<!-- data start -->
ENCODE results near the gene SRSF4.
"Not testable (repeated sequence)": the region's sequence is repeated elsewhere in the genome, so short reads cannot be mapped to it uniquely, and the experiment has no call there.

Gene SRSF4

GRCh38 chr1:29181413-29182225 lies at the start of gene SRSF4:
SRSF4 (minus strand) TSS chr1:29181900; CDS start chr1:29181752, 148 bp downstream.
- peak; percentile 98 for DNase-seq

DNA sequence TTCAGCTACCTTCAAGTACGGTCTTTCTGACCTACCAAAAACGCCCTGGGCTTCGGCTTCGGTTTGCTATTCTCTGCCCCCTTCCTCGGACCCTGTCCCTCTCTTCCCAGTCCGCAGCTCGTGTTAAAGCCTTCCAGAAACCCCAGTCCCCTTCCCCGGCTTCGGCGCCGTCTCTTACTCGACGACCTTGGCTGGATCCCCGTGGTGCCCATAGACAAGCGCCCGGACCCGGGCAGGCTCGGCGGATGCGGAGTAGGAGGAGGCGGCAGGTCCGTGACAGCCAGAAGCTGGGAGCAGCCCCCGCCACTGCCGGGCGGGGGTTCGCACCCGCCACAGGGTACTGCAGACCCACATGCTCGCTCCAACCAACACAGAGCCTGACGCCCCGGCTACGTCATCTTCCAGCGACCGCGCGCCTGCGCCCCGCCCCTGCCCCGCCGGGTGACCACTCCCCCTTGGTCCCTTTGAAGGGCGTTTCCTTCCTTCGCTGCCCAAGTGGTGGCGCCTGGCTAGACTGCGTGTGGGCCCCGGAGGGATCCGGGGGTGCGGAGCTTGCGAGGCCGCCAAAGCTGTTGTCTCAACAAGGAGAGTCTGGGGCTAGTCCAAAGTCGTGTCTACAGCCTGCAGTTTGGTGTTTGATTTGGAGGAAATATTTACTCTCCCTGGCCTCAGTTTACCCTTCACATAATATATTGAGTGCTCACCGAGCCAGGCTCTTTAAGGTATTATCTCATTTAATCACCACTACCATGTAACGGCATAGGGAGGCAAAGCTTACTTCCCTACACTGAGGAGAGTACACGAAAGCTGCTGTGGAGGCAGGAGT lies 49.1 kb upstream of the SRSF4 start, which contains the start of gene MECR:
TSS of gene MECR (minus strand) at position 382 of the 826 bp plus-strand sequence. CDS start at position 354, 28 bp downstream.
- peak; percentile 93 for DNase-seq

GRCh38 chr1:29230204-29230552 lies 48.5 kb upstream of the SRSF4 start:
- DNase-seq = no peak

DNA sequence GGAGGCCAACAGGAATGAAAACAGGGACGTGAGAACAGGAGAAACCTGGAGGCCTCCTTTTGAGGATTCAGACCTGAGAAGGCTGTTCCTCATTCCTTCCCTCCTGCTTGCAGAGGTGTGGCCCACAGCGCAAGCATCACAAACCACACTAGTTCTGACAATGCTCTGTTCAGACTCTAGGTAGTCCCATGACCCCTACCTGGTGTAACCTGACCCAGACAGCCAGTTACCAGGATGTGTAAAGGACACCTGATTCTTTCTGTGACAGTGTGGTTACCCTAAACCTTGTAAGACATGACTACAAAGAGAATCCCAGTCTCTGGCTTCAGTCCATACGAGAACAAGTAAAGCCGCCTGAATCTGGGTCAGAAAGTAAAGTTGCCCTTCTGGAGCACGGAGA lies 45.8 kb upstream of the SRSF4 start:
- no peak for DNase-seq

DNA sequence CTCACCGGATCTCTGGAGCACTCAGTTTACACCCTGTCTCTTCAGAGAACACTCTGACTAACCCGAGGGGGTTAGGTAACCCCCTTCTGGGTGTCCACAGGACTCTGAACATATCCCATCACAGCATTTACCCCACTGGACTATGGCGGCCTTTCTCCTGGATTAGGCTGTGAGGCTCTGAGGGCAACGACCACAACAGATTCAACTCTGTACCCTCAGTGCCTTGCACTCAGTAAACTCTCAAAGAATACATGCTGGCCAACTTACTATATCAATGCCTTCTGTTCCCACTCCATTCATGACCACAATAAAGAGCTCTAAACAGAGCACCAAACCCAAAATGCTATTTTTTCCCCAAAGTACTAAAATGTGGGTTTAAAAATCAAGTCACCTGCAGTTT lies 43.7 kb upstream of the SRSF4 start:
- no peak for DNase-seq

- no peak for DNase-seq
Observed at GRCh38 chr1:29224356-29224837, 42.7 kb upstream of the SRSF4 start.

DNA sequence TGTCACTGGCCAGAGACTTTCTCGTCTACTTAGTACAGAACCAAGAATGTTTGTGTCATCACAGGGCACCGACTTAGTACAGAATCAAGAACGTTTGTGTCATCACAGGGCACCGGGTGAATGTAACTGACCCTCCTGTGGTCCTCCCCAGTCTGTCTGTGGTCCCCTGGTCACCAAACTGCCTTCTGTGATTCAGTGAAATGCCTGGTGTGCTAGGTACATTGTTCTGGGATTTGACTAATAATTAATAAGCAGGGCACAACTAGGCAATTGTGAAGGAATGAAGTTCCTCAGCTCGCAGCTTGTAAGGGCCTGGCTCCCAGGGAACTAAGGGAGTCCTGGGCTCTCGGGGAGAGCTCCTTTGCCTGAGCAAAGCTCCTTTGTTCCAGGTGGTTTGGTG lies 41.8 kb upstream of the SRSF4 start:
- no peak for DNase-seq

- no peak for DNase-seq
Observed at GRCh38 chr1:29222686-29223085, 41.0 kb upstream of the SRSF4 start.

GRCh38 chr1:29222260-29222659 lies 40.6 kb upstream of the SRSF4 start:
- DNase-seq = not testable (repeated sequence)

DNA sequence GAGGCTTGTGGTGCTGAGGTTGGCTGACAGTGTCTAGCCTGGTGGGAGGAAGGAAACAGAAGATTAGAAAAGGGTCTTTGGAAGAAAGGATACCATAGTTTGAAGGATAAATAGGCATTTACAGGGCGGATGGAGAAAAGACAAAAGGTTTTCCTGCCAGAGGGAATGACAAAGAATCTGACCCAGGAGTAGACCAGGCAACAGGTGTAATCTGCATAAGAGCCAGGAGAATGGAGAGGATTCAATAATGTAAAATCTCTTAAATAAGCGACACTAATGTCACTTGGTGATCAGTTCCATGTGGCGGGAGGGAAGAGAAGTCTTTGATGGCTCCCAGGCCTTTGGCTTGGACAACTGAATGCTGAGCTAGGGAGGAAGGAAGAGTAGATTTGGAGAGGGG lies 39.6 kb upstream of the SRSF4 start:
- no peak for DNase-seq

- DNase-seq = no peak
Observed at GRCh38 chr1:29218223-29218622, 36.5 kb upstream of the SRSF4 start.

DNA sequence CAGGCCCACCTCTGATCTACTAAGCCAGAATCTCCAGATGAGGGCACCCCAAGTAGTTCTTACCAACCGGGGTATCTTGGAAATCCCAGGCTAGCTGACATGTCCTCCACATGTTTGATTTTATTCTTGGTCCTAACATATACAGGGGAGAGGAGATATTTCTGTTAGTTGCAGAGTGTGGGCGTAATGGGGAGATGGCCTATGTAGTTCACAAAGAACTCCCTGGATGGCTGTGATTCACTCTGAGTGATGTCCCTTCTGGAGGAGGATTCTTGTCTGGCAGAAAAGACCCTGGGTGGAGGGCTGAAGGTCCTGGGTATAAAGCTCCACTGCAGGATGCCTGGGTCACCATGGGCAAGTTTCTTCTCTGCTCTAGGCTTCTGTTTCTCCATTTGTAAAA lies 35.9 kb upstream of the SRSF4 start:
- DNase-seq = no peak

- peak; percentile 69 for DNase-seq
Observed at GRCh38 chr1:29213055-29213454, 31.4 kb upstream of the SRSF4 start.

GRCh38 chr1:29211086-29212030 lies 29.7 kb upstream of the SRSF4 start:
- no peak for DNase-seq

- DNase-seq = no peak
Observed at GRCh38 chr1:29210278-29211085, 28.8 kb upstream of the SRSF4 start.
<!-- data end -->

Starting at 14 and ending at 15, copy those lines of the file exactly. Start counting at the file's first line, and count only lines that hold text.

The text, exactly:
DNA sequence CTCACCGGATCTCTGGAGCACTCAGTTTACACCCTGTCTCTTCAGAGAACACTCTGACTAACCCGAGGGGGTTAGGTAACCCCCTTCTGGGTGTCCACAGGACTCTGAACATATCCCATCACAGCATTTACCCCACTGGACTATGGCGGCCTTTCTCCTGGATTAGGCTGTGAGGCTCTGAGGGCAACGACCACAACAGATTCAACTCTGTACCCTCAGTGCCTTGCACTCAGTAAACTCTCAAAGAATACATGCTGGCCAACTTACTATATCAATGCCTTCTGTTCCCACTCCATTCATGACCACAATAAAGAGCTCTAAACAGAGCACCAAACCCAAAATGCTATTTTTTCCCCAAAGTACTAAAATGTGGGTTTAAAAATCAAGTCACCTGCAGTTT lies 43.7 kb upstream of the SRSF4 start:
- no peak for DNase-seq